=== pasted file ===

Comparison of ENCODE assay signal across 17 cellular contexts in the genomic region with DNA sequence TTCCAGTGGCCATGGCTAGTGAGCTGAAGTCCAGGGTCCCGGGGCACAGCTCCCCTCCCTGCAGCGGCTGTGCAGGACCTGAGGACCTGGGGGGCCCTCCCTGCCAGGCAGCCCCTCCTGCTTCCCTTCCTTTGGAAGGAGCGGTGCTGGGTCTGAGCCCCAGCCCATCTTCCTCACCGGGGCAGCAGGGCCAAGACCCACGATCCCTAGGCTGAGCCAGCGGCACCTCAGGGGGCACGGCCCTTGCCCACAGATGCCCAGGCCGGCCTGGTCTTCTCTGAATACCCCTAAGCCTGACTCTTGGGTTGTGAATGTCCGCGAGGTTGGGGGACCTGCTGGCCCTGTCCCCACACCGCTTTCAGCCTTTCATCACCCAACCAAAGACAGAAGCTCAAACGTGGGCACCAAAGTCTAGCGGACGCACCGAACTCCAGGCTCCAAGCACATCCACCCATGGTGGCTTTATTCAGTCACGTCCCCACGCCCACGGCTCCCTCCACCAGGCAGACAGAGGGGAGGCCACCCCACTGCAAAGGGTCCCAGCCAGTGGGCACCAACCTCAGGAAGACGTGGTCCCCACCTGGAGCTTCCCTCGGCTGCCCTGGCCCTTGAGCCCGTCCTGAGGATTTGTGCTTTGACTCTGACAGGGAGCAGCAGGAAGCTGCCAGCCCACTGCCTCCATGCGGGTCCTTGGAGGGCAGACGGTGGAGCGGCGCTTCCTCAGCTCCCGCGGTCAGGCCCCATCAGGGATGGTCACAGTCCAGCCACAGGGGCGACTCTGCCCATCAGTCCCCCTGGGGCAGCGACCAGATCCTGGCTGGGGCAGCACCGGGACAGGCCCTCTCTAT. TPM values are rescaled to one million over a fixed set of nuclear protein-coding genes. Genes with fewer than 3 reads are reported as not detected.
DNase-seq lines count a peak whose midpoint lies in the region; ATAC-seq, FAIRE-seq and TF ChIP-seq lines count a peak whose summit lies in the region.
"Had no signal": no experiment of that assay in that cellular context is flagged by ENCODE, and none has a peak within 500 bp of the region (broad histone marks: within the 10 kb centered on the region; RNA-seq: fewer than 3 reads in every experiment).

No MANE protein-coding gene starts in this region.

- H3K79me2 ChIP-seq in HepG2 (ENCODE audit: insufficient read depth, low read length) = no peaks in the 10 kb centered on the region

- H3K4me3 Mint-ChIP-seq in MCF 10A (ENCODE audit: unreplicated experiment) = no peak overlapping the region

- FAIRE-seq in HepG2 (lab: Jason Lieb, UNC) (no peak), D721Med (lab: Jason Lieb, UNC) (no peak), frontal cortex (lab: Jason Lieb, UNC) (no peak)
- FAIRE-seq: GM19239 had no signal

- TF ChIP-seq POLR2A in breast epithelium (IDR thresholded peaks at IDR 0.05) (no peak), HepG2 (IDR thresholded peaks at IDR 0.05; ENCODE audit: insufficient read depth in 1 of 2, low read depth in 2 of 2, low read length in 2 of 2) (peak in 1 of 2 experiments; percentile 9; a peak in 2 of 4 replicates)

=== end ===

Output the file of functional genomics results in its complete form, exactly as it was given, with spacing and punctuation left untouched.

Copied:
Comparison of ENCODE assay signal across 17 cellular contexts in the genomic region with DNA sequence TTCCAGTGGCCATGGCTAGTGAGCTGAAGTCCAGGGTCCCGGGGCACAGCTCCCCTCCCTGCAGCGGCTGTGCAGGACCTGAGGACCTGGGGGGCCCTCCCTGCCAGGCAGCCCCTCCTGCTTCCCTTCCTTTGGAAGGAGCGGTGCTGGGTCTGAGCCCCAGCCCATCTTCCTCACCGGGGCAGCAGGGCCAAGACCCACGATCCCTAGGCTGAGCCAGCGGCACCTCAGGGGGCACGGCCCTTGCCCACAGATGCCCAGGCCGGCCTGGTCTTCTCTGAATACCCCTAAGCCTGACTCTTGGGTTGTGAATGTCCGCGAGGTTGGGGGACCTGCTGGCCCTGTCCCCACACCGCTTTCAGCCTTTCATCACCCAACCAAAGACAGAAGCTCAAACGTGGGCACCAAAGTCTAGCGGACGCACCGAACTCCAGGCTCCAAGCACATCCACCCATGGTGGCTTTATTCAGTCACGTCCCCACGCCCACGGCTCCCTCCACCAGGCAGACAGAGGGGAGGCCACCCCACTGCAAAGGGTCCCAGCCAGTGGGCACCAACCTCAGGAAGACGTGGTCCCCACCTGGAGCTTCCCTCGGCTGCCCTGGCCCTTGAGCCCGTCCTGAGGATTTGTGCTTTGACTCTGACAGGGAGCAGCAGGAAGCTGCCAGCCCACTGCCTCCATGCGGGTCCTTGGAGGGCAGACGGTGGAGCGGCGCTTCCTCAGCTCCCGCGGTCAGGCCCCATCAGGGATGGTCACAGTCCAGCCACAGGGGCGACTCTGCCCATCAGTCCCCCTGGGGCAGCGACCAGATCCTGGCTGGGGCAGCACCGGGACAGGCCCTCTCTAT. TPM values are rescaled to one million over a fixed set of nuclear protein-coding genes. Genes with fewer than 3 reads are reported as not detected.
DNase-seq lines count a peak whose midpoint lies in the region; ATAC-seq, FAIRE-seq and TF ChIP-seq lines count a peak whose summit lies in the region.
"Had no signal": no experiment of that assay in that cellular context is flagged by ENCODE, and none has a peak within 500 bp of the region (broad histone marks: within the 10 kb centered on the region; RNA-seq: fewer than 3 reads in every experiment).

No MANE protein-coding gene starts in this region.

- H3K79me2 ChIP-seq in HepG2 (ENCODE audit: insufficient read depth, low read length) = no peaks in the 10 kb centered on the region

- H3K4me3 Mint-ChIP-seq in MCF 10A (ENCODE audit: unreplicated experiment) = no peak overlapping the region

- FAIRE-seq in HepG2 (lab: Jason Lieb, UNC) (no peak), D721Med (lab: Jason Lieb, UNC) (no peak), frontal cortex (lab: Jason Lieb, UNC) (no peak)
- FAIRE-seq: GM19239 had no signal

- TF ChIP-seq POLR2A in breast epithelium (IDR thresholded peaks at IDR 0.05) (no peak), HepG2 (IDR thresholded peaks at IDR 0.05; ENCODE audit: insufficient read depth in 1 of 2, low read depth in 2 of 2, low read length in 2 of 2) (peak in 1 of 2 experiments; percentile 9; a peak in 2 of 4 replicates)